General Motors Death Watch 28: Distant Waters

Robert Farago
by Robert Farago
general motors death watch 28 distant waters

Last June, Rabid Rick Wagoner unveiled his five-point plan to rescue The General. He promised to downsize GM's production capacity– then let normal attrition take its course. He promised thrilling new products– then accelerated production of gas-guzzling SUV's. He promised he'd cut union benefits– then didn't. He promised to end incentives– then launched the Employee Discount for All program. And lastly, Rabid Rick promised to build cars using cheaper parts made in China. This he's doing. Unfortunately, it's the one promise he shouldn't have made.

A quick reminder: China is a dictatorship. There is no freedom of speech, movement or association. There is no independent judiciary. "Workers' rights" exist entirely at the ruling party's pleasure. It is, in truth, a police state. On the positive side (at least from GM's point-of-view), the country has a large supply of men, women and children who are willing to toil on an assembly line for $1.50 an hour without legal protections, health care or a pension.

Let's put aside the moral issue of investing in a communist country– something consumers, the mainstream media and GM's stockholders seem happy to do. On the face of it, Rabid Rick's decision to improve the company's bottom line with low-cost Chinese labor is a no-brainer. If Chinese parts are up-to-snuff, who cares where they're made? Given a bit of time, GM could replace entire UAW-made vehicles with Chinese-made vehicles and poof! The US health care and pension crisis is gone. As long as American consumers don't kick up a fuss, as long as GM doesn't have to hit-up the US government (triggering embarrassing questions from union-supported politicians), they're golden.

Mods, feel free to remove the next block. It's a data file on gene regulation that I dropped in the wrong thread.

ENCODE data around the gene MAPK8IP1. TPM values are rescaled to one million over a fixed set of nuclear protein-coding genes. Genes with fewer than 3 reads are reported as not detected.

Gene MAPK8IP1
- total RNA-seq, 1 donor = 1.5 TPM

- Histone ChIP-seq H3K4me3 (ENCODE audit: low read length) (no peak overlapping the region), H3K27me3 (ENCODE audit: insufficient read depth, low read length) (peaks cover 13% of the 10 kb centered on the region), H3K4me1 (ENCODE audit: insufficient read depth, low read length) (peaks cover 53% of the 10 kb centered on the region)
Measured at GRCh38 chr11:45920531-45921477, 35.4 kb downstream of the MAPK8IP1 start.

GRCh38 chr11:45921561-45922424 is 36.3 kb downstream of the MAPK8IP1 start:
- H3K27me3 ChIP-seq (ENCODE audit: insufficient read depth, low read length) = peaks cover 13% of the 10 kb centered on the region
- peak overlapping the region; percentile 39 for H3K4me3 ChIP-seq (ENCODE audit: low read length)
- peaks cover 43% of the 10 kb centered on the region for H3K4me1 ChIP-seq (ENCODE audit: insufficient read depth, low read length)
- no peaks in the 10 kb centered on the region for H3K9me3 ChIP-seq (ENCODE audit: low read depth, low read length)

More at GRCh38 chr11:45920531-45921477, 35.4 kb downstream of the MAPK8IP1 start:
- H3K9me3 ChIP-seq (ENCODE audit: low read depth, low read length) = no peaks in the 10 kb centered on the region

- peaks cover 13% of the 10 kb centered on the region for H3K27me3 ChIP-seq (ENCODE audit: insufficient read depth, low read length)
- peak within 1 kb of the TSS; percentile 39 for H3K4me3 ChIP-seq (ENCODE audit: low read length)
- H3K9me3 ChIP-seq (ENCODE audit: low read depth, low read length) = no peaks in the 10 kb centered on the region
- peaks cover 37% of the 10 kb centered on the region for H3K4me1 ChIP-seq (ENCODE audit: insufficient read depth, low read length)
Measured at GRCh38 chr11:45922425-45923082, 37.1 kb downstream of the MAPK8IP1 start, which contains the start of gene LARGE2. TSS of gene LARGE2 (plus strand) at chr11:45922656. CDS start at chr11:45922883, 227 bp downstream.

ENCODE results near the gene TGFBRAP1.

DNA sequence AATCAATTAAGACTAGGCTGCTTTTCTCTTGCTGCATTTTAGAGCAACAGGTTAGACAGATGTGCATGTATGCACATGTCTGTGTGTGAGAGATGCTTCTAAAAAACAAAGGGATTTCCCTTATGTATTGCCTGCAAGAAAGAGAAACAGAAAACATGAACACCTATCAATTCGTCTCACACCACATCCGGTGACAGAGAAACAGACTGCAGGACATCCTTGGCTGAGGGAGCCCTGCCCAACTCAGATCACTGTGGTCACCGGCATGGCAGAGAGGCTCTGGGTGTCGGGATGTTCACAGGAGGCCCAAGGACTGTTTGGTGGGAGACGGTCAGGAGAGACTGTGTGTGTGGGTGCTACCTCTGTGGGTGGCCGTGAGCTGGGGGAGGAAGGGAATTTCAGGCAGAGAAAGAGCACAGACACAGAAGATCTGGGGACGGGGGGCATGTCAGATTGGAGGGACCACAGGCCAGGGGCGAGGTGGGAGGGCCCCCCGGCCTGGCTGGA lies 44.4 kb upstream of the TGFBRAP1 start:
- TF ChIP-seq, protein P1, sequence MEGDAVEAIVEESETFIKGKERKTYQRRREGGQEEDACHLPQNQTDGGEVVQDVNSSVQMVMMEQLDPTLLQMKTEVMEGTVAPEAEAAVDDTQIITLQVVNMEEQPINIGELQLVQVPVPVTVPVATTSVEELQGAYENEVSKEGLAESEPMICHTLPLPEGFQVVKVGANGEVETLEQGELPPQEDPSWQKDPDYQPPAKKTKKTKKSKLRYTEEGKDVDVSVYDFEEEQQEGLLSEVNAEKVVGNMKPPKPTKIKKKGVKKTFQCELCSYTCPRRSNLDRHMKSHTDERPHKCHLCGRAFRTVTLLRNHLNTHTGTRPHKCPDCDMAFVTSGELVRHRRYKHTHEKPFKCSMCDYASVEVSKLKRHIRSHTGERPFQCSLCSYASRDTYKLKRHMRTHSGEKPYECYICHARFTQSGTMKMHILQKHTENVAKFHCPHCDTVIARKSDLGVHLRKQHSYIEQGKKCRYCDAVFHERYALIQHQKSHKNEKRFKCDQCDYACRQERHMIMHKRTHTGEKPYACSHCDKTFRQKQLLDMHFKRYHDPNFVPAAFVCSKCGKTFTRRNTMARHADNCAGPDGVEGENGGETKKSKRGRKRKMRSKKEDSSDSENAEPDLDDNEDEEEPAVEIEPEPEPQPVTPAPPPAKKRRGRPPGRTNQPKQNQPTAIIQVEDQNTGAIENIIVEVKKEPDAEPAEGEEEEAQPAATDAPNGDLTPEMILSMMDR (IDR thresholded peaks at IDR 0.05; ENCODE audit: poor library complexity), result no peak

Perhaps. Perhaps not. Imagine that President Hu Jintao and his mates suddenly decide that all China-based automakers should be owned and operated by The People's Republic, to create vehicles exclusively for the domestic market. Who's going to stop them? I'm sure GM's high-priced international analysts have officially discounted the possibility, but I wonder if they could name one communist/socialist country that HASN'T nationalized a key industry– including England (British Leyland) and France (Renault). In countries where the armed forces have a say in, um, everything, business conditions can change very, very quickly.

And what of supply lines? The challenges involved with producing key parts for the US automotive industry in an agrarian society that's 6637 miles and 12 times zones away from Detroit seems fairly major to me. Wayward ships, miscommunication, disease, political unrest, general disorganization– I reckon there's plenty of scope for a complete break in the supply chain. Did I mention military action or natural disaster? If the Taiwan situation heats-up, if the region suffers a killer tsunami or typhoon, I don't think Chinese cars or car parts will get first priority.

There are also daunting cultural issues. The world's best manufacturing facilities depend on feedback from the factory floor to eliminate waste, improve quality and create innovation. What are the chances that a class-bound, politically-repressed Chinese worker is going to be a "team player", as explained to him by a Western plant manager? The Chinese automotive worker's pay may be microscopic in comparison to a UAW member, but it's a fortune by local standards. Surely this imbalance places an enormous pressure on Chinese workers to keep their mouths shut in all situations.